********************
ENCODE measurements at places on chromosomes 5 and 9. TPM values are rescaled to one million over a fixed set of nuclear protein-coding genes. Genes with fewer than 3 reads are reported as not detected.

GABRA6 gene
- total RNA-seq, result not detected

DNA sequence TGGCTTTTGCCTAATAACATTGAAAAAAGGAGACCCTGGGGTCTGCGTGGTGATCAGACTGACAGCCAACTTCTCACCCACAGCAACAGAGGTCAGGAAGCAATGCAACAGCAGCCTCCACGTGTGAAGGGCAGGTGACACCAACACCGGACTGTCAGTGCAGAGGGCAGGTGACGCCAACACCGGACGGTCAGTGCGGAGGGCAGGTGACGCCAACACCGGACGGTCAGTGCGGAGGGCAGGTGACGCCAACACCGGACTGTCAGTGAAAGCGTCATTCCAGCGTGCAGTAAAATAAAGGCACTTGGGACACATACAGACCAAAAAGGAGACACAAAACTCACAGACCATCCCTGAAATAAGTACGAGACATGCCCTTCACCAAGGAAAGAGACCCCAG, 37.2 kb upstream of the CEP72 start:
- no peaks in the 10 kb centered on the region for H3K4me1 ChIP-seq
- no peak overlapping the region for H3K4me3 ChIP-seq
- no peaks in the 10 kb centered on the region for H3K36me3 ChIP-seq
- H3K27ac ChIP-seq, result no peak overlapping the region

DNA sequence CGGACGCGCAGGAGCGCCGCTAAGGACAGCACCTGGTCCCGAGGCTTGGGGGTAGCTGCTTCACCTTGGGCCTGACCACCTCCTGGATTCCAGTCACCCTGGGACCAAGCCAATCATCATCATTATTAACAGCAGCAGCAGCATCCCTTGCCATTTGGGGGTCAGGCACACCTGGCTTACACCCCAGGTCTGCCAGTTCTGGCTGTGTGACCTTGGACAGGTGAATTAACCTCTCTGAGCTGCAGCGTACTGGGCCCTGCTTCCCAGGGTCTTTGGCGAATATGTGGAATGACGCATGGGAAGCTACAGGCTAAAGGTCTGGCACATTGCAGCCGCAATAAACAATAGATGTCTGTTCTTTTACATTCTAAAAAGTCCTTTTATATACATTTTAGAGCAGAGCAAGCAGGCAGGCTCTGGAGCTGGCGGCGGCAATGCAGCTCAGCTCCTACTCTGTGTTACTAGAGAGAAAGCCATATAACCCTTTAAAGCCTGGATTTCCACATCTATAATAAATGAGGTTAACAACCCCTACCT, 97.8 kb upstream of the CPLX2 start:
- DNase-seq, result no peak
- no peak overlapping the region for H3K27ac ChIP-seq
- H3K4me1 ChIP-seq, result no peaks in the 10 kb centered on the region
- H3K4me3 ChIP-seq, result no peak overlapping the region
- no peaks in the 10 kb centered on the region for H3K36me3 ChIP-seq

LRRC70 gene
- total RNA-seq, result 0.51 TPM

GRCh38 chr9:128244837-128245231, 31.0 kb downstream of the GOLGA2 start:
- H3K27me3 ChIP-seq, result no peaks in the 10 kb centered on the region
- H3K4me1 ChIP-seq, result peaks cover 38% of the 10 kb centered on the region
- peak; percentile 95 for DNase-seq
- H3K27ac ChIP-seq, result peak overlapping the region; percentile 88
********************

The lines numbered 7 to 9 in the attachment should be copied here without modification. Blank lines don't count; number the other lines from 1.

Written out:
- no peaks in the 10 kb centered on the region for H3K36me3 ChIP-seq
- H3K27ac ChIP-seq, result no peak overlapping the region

DNA sequence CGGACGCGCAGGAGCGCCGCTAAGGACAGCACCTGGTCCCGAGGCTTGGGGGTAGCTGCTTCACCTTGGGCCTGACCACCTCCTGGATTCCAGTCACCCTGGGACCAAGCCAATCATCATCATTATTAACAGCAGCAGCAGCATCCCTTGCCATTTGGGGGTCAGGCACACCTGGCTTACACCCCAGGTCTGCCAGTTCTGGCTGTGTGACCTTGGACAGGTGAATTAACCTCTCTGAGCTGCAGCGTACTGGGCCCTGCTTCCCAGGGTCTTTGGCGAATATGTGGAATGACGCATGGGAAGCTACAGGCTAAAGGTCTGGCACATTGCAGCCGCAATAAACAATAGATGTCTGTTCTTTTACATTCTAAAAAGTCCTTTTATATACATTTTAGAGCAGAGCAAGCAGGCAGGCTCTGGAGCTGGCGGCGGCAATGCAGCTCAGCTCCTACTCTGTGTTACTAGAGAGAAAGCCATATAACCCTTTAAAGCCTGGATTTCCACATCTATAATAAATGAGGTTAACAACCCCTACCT, 97.8 kb upstream of the CPLX2 start: